With its DVD recently launched in December 2016 at Objectifs, Unlucky Plaza must be watched for the reason that it is quite unlike most other Singapore films. It imagines the unimaginable, a hostage crisis involving a group of hostages and the aggressor armed with only a meat cleaver (so so so different from robbing a bank of $30,000 with no weapon) The hostage situation finds its way into YouTube and suddenly the world learns that Singapore no longer that safe unicorn of a nation it wanted to be. Clearly an ambitious film with a nod to Quentin Tarantino, and its unabashed ambition makes for great entertainment. It also stars some of the best acting talents in Singapore including Dim Sum Dolly Pamela Oei, Judee Tan, Adrian Pang, Shane Mardjuki and Filipino actor Epy Quizon in the lead role. Unlucky Plaza was the opening film of the 25th Singapore International Film Festival and had 2 sold-out screenings.
7 Jan, Sat, 5pm, The Plaza, National Library Building
This was the first Hollywood movie shot entirely on-location in Singapore. The authorities banned it in Singapore when it was first released in 1979 as it featured an unsavoury side of Singapore - the sex trade. In fact, the production team had to shoot this film under a different name at that time. The film is about a savvy American pimp, Jack Flowers, and his oscillations between the Chinese triads and his Western customers. The movie title comes from the fact that he is really quite an honourable man who sticks by his principles in a rather dishonourable trade.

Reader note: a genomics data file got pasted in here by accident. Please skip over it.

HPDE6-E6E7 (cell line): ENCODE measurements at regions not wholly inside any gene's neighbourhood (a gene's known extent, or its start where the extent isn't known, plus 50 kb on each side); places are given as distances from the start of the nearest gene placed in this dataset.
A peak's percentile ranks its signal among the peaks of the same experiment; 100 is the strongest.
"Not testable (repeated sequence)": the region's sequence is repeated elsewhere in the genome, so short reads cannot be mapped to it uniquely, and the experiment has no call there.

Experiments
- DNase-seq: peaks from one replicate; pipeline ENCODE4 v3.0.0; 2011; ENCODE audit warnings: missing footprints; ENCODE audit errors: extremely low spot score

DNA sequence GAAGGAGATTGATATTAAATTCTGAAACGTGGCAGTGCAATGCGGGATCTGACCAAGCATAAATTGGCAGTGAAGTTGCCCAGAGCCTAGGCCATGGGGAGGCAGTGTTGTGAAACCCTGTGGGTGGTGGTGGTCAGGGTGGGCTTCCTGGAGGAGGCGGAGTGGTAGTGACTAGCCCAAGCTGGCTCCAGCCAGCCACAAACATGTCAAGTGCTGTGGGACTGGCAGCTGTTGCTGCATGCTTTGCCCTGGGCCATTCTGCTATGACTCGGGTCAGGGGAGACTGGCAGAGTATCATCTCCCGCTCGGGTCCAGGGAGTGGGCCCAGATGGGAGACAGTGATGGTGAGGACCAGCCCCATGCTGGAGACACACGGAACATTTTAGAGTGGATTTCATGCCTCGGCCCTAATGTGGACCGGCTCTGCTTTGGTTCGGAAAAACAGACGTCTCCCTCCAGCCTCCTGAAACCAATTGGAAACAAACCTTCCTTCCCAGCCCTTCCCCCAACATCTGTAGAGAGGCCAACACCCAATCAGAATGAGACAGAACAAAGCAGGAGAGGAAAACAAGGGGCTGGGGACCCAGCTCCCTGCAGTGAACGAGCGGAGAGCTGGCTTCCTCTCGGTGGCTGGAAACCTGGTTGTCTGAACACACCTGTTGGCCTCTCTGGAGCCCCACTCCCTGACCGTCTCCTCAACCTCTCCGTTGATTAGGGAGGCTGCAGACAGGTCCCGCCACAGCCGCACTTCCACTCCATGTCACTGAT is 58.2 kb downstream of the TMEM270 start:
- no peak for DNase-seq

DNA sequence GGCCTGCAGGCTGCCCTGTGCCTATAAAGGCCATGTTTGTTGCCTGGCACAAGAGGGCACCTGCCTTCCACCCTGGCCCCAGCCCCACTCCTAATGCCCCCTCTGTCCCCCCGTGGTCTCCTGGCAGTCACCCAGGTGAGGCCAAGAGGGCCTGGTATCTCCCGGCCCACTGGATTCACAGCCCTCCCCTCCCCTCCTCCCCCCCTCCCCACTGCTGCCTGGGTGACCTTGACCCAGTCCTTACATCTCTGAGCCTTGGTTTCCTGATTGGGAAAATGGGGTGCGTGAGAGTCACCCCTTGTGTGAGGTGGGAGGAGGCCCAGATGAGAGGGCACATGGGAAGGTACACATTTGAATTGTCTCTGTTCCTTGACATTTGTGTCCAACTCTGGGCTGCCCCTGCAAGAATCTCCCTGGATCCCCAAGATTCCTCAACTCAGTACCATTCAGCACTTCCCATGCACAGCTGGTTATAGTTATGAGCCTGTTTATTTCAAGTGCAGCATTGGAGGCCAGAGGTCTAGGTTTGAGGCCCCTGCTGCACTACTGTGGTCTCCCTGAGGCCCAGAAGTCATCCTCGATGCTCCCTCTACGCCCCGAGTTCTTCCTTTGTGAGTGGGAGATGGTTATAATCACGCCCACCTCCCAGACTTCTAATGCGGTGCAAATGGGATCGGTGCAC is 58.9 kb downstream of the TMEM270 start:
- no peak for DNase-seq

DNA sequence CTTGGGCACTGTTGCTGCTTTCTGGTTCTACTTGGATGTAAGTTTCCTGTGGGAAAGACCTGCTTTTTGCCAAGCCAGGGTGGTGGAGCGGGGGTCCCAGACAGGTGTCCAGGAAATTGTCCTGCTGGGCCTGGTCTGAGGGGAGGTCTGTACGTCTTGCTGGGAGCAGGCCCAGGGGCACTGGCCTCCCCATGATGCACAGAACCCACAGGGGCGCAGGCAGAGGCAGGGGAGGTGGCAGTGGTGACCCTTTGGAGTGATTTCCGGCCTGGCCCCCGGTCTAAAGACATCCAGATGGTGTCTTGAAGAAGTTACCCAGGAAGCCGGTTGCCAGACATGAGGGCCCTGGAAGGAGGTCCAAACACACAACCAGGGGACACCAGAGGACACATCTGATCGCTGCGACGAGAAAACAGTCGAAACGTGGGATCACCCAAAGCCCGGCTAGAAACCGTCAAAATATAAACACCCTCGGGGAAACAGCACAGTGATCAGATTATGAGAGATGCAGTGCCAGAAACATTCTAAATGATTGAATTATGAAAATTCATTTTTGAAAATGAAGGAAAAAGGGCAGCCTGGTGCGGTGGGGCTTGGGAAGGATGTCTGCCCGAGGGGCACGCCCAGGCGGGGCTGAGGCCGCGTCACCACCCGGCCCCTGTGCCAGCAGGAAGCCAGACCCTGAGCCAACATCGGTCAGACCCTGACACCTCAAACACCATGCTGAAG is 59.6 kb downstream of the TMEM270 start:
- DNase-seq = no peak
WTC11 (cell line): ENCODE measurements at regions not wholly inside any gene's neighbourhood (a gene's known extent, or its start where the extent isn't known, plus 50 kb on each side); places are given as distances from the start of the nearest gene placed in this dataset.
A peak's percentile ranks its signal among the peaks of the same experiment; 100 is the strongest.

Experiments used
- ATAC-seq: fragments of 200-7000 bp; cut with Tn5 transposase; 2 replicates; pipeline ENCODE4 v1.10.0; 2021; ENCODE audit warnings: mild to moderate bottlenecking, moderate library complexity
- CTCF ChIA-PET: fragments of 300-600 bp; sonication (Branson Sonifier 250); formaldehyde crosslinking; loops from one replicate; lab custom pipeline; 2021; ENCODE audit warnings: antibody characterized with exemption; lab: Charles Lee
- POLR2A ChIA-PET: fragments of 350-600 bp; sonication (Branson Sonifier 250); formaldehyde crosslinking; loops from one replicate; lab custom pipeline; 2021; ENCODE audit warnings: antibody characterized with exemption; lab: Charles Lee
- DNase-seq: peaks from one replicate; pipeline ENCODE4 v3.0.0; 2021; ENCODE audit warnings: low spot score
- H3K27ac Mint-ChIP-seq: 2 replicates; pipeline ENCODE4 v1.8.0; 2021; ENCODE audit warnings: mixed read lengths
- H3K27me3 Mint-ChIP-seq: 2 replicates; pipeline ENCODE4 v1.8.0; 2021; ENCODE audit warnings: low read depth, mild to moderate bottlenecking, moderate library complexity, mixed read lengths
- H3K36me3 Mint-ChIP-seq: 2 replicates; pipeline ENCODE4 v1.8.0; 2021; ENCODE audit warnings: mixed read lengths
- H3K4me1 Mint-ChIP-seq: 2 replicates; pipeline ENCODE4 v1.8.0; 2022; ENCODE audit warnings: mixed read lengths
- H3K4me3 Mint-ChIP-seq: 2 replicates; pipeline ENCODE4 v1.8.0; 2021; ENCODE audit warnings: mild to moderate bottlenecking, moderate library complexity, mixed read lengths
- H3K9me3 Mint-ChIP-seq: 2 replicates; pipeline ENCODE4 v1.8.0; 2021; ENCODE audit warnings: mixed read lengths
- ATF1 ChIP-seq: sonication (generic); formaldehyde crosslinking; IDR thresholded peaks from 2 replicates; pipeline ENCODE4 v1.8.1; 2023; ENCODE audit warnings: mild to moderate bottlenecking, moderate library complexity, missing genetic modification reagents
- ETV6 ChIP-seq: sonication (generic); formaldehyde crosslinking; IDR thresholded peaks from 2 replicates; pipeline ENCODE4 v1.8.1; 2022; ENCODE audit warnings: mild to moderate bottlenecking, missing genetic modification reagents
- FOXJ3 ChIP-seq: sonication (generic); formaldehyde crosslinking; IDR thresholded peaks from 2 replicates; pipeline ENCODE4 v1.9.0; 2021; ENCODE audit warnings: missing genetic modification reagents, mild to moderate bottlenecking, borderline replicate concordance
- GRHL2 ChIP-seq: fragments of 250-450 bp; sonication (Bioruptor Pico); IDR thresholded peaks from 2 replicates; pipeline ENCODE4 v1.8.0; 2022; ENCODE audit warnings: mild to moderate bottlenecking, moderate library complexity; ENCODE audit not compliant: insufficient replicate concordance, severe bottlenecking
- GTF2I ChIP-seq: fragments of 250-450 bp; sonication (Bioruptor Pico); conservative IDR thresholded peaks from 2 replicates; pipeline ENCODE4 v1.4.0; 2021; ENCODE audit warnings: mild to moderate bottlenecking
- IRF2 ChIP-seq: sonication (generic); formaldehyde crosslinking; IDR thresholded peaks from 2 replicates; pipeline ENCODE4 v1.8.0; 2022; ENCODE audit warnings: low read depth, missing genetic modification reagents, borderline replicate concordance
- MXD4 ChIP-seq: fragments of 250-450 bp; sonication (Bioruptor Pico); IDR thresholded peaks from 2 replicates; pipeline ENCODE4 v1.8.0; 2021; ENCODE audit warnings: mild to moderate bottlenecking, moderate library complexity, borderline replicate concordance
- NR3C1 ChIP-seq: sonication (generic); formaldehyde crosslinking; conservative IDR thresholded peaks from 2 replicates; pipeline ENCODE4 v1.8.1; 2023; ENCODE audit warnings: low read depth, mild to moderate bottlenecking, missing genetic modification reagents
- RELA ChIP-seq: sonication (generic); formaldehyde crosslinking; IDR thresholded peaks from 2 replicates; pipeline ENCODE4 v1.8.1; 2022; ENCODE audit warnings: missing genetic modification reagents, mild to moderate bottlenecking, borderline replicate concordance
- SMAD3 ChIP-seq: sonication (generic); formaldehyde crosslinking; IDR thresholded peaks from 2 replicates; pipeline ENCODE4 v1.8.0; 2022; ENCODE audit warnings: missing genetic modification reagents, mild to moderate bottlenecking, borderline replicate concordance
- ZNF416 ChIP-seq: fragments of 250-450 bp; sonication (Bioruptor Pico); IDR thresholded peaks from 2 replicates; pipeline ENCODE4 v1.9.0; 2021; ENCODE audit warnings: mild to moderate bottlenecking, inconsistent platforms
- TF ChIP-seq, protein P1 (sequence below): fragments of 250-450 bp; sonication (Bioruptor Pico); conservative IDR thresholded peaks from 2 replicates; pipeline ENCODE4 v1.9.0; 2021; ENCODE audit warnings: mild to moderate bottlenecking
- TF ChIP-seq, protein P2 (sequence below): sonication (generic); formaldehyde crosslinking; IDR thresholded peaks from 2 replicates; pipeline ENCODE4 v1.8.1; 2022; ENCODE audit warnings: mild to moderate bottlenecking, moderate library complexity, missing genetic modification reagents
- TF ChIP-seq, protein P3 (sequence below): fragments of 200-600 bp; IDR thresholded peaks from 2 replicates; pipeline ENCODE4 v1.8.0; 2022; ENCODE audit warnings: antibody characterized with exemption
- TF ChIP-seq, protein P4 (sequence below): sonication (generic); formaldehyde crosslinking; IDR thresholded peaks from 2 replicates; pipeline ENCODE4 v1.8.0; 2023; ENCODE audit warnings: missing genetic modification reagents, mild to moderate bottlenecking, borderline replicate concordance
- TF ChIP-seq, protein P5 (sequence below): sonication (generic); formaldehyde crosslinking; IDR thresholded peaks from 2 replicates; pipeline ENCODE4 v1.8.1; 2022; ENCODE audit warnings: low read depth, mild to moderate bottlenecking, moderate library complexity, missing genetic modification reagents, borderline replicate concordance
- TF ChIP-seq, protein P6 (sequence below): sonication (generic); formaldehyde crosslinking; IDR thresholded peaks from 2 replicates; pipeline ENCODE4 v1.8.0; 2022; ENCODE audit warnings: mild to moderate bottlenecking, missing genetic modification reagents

The film’s screening is part of the Asian Film Archive’s State of Motion exhibition pre-tour screening series of 5 old feature films which showcase Singapore in a different guise. The film screening series runs from 6 to 8 Jan. Details on where to watch and how to get tickets are available in this link. We also interviewed writer Ben Slater, who wrote about the film and its production in his book ‘Kinda Hot’.
We are giving away an autographed (by Ben Slater) copy of ‘Saint Jack’ and a free pair of tickets to the State of Motion Bus tour (worth $36). Contest details will be posted on our Facebook page. Look out for the contest post.
Ring of Fury
7 Jan, Sat, 9pm, The Plaza, National Library Building
If the government had not banned this film in the 70s, it might have sparked a little industry of martial arts films in Singapore, with enough critical mass to rival those out of Hong Kong. Ring of Fury, directed by Tony Yeow and James Sebastian, can claim the title of being the only martial arts films ever to be made in Singapore. According to people who have watched it, the film has a strong edgy, outrageous style, has a couple of funny moments and also a compelling storyline. The tagline says it all - a humble noodle-seller turned pugilist who battles against gangsters led by a boss who wears an iron mask! Peter Chong, the lead carries off the role with much charisma and boy, those fight scenes look so raw and genuine!
This film is also screened as part of the Asian Film Archive’s State of Motion exhibition pre-tour screening series, which runs from 6 to 8 Jan. Details on where to watch and how to get tickets are available in this link. In it, Ben Slater, who also got very close to the late Tony Yeow, shares some insights into the film and the making of it.
A pair of State of Motion Bus tour (worth $36) tickets will be given away. Contest details will be posted on our Facebook page. Look out for the contest post.
The Glare (part of K Rajagopal’s retrospective)
14 Jan, Sat, 2-6pm, SCAPE Gallery (Level 5)